Essay On Eugenics And The Satanism Panic

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The popularity of Eugenics in the late nineteenth and early twentieth century as well as the panic over Satanism in the late twentieth century are examples of moral panics. Eugenics gained popularity because people became worried that the human species itself was changing due to integration of people by race and ethnicity. The Satanism Panic was a time of collective anxiety in the U.S. over the perceived threat of cults that would sexually abuse and kill children.
Thompson (1998) names two characteristics researchers agree moral panics share: concern and hostility (p. 9). Both Eugenics and the Satanism panic demonstrate public concern and hostility. In the case of Eugenics, people were concerned about issues ranging from crime to low intelligence. People were more hostile toward people of color because they saw them as a threat to the future of humanity, even going so far as to kill those seen as genetically inferior. In the case of the Satanism panic, people were worried about their children being hurt. Some showed hostility to those they believed were Satanists. For example, 4,000 dollars of damage was done to music equipment in a warehouse said to be the meeting place of Satanists (Victor 1998:29).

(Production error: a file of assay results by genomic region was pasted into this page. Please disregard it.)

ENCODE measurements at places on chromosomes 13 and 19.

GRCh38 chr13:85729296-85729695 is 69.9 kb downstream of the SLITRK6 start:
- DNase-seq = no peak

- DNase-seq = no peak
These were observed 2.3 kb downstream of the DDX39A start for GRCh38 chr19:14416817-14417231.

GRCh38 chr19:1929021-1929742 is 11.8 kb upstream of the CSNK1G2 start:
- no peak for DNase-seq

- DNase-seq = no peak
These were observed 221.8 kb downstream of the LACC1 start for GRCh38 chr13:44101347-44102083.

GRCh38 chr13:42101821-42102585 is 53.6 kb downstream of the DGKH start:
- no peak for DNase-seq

Thompson (1998) points out that a moral panic is called
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Victor (1998) writes “kidnapping rumors are metaphors for parental worries about their children 's future in a society which is perceived to be unsafe for children” (p. 52). In the case of the Satanic panic, one concrete negative consequence of this fear about children was that the rumors led to parents to take their kids out of school for a day. Although it was only a day, missing school impacts a child’s education. Ironically, better-educated people were less susceptible to believing the rumors about Satanism, and thus didn’t take their kids out of
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